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Korea's National Dish: Kimchi

Posted by Kalina Ewing on

Korea's National Dish: Kimchi

Kimchi (김치), the national dish of South Korea, is a name almost synonymous in the country with eating a meal. Whether it is breakfast, lunch, or dinner, a meal is not considered complete without a side of kimchi. For those unfamiliar with this fabulous dish, (let us give you a bit of background,) kimchi is made up of salted fermented vegetables. In its most popular form, it is made of salted fermented napa cabbage, carrots, radish, scallions, and a paste made usually from garlic, chili powder, ginger, sugar, and fish sauce. This popular form is called tongbaechu-kimchi (통배추김치.)

Throughout the county of Korea, there are hundreds of variations of this fermented dish, and the ingredients can vary greatly by region or season.  Kimchi has been around for over 2000 years, but in its humble beginning, it resembled more of a pickled vegetable than the red, spicy version we are used to today. The current form was not invented until the 17th century when chili peppers were introduced by Portuguese traders. Even then they were not widely used in kimchi until the 19th century. Traditionally stored in clay pots buried in the earth called onggi (옹기), the making of kimchi was and still is a time for bonding among family members. Recipes are handed down through families that date generations back. (If you would like to know more about the different types of kimchi click here.)

Although no longer as common to store kimchi in clay earthen pots, it is still customary to get together to make large batches as a family or a community. Traditional kimchi festivals are held in Korea around late October or early November. Historically this was the best time to store it in the buried ceramic pots as the weather turned cold. 

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For me this is a must have experience. So, decided to book Kimchi Making for Foreigners Class at Seoul Kimchi Festival. This year will be held in the early November, you can check the website http://seoulkimchifestival.com/2018/ for the next Kimchi Festival in Seoul. You can book to join at the festival and email if you need special requirements (eg : as muslim, you need a halal and muslim friendly ingredients). It's held in front of City Hall, so it's easy to find. @ktoid #kto #ktoid #jelajahkorea #explorekorea #travelkorea #destinasikorea #photochallengektoid #akudankorea #visitkorea #autumn2017 #Seoul #KimchiFestival #SeoulKimchiFestival #한국여행 #가을2017 #서울 #서울김장문화제 #축제 #김장간 #제4회서울김장문화제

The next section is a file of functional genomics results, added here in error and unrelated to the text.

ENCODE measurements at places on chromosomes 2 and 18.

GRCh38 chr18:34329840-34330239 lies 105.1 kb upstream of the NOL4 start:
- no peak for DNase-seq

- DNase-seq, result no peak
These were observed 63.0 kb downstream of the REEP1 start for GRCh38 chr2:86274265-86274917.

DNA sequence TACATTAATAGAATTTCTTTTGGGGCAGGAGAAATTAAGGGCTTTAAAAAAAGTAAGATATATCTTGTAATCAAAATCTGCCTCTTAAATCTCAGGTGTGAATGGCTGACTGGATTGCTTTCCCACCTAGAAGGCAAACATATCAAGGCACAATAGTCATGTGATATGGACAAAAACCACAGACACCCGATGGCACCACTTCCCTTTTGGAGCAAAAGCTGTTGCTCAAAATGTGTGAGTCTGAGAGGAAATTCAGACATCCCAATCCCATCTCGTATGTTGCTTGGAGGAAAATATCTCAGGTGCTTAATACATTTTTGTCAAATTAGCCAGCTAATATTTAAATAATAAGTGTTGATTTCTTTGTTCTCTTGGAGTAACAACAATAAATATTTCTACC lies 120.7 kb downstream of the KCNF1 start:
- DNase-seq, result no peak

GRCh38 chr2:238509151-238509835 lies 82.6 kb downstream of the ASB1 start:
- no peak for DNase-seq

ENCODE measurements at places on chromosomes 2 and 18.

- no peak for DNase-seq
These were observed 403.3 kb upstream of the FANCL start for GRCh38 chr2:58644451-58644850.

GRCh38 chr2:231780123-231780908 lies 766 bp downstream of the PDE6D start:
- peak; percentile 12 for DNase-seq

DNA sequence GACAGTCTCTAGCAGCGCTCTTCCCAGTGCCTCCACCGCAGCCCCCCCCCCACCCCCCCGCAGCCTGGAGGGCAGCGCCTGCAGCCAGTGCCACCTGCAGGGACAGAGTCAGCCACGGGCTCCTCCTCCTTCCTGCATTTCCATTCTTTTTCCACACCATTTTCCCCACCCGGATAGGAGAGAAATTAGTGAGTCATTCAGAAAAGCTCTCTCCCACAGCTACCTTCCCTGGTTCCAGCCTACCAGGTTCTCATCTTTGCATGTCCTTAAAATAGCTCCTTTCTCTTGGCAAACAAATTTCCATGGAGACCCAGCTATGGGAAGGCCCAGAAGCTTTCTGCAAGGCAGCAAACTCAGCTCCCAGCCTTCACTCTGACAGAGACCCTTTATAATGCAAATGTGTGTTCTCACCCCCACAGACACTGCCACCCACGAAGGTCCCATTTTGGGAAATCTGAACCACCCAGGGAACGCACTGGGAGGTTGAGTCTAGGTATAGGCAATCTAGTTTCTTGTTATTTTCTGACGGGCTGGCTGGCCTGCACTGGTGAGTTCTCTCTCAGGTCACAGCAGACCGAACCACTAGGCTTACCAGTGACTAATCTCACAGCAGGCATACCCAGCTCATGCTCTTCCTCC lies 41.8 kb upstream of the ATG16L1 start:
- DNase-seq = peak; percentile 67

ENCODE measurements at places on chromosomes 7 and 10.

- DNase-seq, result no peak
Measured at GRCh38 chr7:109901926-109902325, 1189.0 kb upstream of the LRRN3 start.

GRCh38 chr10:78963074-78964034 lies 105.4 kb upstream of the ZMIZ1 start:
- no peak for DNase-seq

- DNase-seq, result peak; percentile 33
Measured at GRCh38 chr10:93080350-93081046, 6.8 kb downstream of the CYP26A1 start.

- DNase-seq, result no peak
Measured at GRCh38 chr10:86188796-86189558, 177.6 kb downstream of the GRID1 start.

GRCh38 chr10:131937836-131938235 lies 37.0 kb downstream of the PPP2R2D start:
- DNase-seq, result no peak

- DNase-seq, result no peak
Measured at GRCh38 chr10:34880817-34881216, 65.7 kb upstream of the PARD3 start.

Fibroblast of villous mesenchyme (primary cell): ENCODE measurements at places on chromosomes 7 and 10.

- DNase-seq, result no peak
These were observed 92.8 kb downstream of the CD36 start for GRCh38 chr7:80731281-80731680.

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Today a large portion of the Korean population lives in apartments making the usage and burying of onggi difficult. To offset that, the kimchi refrigerator was invented to keep it at the perfect temperature throughout the fermentation and storage process. Kimchi is best fermented at a cool 2 to 7°C (35.6°F to 44.6°F) and stored at 0 to 5°C (32°F to 41°F). It can be eaten at several stages during the fermentation process. For every person, when to eat it is a personal preference. Some prefer it freshly made while others at at different stages in the fermentation process. Whatever the preference keep in mind that the longer kimchi ferments the sourer it becomes.

Apart from being a great tasting dish, kimchi is also known for its health properties. High in vitamins and lactic acid, it is used in diets to maintain a healthy weight, reduce inflammation in the body, and was even thought to help in the fight against the SARS epidemic. This tasty food is not only eaten as a side dish but also used in other Korean dishes like seafood pancakes or haemul pajeon (해물파전), kimchi stew or kimchi-jjigae (김치 찌개). It's also a popular flavor for ramen noodles or added to fresh ramen. (If you would like to know more about the many other types of Korean side dishes click here.)

These are only a few of the uses for kimchi which has become a global phenomenon. It has been featured in many global cuisines from toppings on hamburgers, tacos, hot dogs, sandwiches and pizzas to added flavor in fried rice, hummus, and deviled eggs.  

From a restaurant in Florida serving kimchi quesadillas (http://www.chimikimchi.com/) to kimchi covered hot dog in Toronto, Canada (https://fancyfranks.com/), the uses and flavor of this unique dish have caught the attention of the world. However you decide to use it, this amazing dish has multiple applications and looks to be around for many years to come.


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